Sugar-sweetened beverages associated with older biological age | Elissa Epel

By Brian Lemay 4 comments


– [Rhonda]: Back to the sugar-sweetened beverages
you mentioned because I did read that study, your study that was on the sugar-sweetened
beverages and how that was associated with accelerated telomere shortening by something
like close to five years or something. I think if I remember correctly it was something
like that. Where people that were drinking, you know,
a lot of these sodas and sugar-sweetened beverages had their biological age as marked by a telomere
length looked older than their actual chronological age. And so that was quite disturbing. – [Elissa]: Right. You know, that sugared beverage finding has
been replicated many times by now. And it’s not surprising because liquid sugar
has been more of an effect than sugar in food. It does cause, you know, a big metabolic disturbance
immediately. And so if you’re drinking that every day,
you should expect to have…across the spectrum of aging biomarkers to have them be accelerated. And so, you know, it’s coming out to be one
of the biggest predictors of obesity and diabetes, which…I’m talking about processed sugar,
not just calories, particularly liquid sugar. So, you know, we can all do our best to not
have it. But what’s even more powerful is when we get
rid of it in our environment. So we just completed a study at our university
where we just… this university banned all sugar beverages. It’s because… I mean, it’s just so ridiculous. – [Rhonda]: That’s awesome. – [Elissa]: Yeah, it’s awesome, it’s amazing. – [Rhonda]: Go UCSF. – [Elissa]: I mean, it’s so ironic that you
go into, you know, many hospital cafeterias and that’s the drink that they’re selling
and you know… so bottom line is that it reduced drinking dramatically, and it reduced
waist size just getting rid of it at work. People could still have it at home, they can
still bring it to work. So those are kind of things… – [Rhonda]: Limiting the access. – [Elissa]: We have to think about. Like you know, your child’s eventual school
and these environments that you want to keep children who are still developing habits surrounded
by the healthy choices. – [Rhonda]: Right. I remember reading… and this was an animal
study where should these sugar-sweetened beverages activated dopamine pathways and like a reward
pathway in the brain. Similar to like some very bad recreational
drugs. I mean, not the same…it wasn’t as robust
but like Methamphetamine. I mean these things. And I mean, you know, that is definitely I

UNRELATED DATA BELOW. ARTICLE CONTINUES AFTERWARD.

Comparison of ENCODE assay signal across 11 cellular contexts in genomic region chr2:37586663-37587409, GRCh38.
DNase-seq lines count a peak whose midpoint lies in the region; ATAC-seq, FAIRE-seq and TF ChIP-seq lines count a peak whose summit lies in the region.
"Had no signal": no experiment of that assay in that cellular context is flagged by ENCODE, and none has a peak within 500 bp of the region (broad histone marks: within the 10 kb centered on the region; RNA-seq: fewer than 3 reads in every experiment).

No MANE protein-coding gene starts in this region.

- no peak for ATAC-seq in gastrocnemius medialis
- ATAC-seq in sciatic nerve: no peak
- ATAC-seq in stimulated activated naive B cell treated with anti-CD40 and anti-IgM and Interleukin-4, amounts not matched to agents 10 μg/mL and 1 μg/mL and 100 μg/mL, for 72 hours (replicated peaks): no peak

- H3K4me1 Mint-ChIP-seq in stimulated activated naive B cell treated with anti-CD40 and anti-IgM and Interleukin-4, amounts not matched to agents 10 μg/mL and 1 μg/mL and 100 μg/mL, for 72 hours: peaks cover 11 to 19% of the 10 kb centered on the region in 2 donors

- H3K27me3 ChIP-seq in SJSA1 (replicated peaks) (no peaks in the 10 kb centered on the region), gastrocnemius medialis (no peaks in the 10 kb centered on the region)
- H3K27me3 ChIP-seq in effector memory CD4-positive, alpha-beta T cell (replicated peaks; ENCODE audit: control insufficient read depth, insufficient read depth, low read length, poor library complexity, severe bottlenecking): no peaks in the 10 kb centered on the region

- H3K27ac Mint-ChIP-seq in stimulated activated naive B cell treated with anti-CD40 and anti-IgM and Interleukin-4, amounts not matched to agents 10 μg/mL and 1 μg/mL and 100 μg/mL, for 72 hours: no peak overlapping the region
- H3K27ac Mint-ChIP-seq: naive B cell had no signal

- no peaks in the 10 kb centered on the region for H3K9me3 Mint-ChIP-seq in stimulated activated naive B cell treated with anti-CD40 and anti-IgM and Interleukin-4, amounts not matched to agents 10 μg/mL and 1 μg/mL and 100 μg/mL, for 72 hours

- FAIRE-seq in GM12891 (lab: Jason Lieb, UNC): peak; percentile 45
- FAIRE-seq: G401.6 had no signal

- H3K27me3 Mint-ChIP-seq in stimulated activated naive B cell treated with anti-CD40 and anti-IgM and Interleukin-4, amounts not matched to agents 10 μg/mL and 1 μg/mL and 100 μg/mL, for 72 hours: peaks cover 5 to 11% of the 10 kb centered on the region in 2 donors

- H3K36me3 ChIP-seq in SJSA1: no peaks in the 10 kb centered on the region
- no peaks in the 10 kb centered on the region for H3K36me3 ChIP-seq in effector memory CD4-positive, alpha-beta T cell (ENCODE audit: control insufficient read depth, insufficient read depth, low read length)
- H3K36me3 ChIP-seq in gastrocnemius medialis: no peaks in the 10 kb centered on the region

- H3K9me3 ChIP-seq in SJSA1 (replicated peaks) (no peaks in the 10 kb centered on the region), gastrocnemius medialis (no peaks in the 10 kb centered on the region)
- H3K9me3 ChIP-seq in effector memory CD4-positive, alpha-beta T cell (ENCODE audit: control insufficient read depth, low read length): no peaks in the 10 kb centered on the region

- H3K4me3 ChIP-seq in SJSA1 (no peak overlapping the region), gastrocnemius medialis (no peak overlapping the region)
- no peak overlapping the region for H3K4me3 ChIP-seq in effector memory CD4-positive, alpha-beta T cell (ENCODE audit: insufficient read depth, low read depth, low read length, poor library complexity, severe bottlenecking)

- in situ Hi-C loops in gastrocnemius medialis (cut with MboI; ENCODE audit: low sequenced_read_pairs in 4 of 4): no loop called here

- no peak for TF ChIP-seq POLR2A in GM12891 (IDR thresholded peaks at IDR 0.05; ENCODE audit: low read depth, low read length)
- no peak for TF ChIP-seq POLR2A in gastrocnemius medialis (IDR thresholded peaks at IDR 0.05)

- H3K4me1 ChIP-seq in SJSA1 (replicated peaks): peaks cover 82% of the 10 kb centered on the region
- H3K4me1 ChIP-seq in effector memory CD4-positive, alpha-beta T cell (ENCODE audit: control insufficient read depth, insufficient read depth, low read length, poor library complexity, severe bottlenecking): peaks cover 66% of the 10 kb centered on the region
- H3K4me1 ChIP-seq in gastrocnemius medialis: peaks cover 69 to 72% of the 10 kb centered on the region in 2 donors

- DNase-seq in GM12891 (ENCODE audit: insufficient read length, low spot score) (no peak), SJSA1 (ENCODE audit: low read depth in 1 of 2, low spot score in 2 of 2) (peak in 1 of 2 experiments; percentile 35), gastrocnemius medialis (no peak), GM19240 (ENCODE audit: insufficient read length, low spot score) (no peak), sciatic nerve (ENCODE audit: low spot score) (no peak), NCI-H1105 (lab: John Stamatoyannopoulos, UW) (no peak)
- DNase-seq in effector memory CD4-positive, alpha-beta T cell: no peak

would say pretty scary that there’s an addictive aspect to the sugar as well. – [Elissa]: Well, I mean, I think that cannot
be understated about why that is an epidemic that we cannot control yet. So in health span, we’re doing okay preventing
people from dying from diseases, right, because we have medications and diagnostics. And so heart disease, stroke, like people
are dying less from those, we’re doing so well at keeping people alive and reducing
those diseases. But at the same time, while those incidents
and deaths are going down, the obesity incidence is going up. We cannot control it, we don’t have a medication
for it, and it’s addictive. – [Rhonda]: And I think you just brought up
a really good point. I mean, if medication is doing one thing where
it’s sort of like maybe extending a couple of years of your life because you’re not gonna
have a heart attack or stroke as soon but you’re not fixing the problem, the cause of
the problem which could be your unhealthy diet or a variety of other types of psychological
stress or a combination of them lack asleep. So it is really important to address, you
know, the problem, what’s causing you to, you know, be at a higher risk for type two
diabetes or cardiovascular disease, or stroke, and address that problem. Because where a medication may help give you
a couple more years, the quality isn’t gonna be improved … – [Elissa]: That’s right. – [Rhonda]: …if you don’t fix it. – [Elissa]: That’s right and quality is what
matters. And then if you’re having a toxic lifestyle,
if you’re sedentary and you’re eating a junk food diet, that medication is not going to
outweigh those big lifestyle effects. So like, let’s take Metformin. Lots of people take Metformin for anti-aging,
it’s one of the very few pills that we have in sight that is probably slowing aging in
some ways. But if you’re taking Metformin and you’re
still eating a lot of sugar, like many people with diabetes are doing because they have…you
know, their brain is wired that way right now with the hedonic addiction, that Metformin
is doing very, very little. And so it’s just an example of like, you know,
let’s work on these drugs, we absolutely need some breakthroughs to slow aging. But we cannot do it in this context of a toxic
lifestyle.

4 Comments

FMF Clips

Jun 6, 2019, 8:11 pm Reply

Watch the full episode:
https://youtu.be/k-b7dqwZL0o

FoundMyFitness episode page:
https://www.foundmyfitness.com/episodes/elissa-epel

More clips from this guest:
https://www.youtube.com/playlist?list=PLrGxo-5Uw8gKk0wX2seBNTnFw_zsR_Ul8

Shella Bella

Jun 6, 2019, 8:34 pm Reply

Love these, Dr Rhonda! Mad respect… keep them coming, please!

Yana Nova Vlogs

Jun 6, 2019, 12:37 am Reply

This is not surprising. We knew it from our ancestors if not the least 🙂

James Bradley

Jun 6, 2019, 12:56 am Reply

another excellent short clip. 😎👍

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